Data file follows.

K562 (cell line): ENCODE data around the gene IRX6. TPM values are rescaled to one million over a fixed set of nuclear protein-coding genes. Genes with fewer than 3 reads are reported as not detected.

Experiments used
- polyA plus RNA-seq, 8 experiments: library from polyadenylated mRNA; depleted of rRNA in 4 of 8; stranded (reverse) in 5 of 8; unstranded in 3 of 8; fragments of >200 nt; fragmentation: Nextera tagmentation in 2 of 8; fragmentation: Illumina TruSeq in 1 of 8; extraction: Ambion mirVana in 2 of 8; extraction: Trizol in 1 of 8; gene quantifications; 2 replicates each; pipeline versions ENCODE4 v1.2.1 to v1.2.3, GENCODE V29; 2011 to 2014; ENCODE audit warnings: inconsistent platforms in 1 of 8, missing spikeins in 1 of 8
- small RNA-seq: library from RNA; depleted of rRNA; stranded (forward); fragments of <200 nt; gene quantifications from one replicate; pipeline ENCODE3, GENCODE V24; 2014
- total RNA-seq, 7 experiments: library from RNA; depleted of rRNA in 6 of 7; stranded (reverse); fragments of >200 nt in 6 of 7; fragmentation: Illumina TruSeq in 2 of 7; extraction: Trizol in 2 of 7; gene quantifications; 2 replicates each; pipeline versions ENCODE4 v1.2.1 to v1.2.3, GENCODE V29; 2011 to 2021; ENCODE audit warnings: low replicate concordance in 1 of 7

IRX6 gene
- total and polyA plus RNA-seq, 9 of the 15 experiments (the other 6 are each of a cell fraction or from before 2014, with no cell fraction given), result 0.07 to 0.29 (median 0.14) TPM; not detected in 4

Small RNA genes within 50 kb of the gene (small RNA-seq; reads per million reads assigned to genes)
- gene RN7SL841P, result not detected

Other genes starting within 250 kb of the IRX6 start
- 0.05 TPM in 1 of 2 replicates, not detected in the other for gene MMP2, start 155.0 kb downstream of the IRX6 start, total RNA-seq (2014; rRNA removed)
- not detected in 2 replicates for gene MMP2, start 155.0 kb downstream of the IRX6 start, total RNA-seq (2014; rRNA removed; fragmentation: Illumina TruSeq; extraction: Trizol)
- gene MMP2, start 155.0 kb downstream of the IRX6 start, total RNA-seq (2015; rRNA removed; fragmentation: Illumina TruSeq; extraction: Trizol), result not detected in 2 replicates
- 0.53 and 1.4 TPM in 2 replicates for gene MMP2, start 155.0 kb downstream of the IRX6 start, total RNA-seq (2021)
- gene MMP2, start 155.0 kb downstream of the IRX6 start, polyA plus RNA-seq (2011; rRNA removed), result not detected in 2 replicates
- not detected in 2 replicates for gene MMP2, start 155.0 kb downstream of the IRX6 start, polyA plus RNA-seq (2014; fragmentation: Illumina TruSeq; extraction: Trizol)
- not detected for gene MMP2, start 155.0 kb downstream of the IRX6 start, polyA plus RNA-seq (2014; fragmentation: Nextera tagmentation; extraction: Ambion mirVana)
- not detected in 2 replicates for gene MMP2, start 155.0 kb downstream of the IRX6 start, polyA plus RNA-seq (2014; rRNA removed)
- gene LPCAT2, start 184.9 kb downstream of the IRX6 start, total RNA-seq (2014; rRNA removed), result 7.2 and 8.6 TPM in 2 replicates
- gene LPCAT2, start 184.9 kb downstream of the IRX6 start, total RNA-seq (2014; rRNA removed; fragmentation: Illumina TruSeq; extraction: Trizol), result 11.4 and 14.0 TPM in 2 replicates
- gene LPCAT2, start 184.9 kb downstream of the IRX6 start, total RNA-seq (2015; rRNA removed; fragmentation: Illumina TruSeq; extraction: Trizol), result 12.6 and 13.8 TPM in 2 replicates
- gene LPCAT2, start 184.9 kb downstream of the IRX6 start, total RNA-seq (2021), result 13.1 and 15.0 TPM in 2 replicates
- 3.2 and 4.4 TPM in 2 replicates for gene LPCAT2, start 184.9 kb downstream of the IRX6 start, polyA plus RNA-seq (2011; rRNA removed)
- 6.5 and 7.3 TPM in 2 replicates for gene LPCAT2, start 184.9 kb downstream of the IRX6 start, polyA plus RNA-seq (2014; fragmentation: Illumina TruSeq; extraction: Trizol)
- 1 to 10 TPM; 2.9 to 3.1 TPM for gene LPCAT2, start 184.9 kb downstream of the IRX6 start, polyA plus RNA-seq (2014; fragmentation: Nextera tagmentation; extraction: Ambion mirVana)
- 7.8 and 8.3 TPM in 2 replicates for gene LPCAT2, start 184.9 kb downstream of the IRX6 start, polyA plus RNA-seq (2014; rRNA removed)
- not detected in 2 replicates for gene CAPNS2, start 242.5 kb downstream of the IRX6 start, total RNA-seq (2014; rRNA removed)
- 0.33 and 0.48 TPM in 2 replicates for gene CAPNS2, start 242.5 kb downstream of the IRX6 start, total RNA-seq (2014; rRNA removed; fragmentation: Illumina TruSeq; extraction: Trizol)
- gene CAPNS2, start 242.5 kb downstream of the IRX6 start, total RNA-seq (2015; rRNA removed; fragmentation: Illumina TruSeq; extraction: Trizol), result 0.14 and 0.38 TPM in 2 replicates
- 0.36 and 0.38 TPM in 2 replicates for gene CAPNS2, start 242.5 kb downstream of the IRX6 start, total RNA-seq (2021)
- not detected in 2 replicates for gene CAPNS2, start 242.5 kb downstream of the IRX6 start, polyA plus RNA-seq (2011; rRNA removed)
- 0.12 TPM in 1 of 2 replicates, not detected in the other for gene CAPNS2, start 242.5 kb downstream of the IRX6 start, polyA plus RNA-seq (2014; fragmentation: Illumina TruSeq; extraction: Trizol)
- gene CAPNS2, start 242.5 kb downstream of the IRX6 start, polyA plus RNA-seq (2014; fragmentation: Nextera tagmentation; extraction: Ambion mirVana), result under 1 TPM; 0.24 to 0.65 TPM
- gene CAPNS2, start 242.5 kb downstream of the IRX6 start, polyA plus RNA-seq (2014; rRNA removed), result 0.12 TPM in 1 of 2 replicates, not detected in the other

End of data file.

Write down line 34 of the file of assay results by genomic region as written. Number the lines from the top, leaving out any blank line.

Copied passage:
- gene CAPNS2, start 242.5 kb downstream of the IRX6 start, polyA plus RNA-seq (2014; rRNA removed), result 0.12 TPM in 1 of 2 replicates, not detected in the other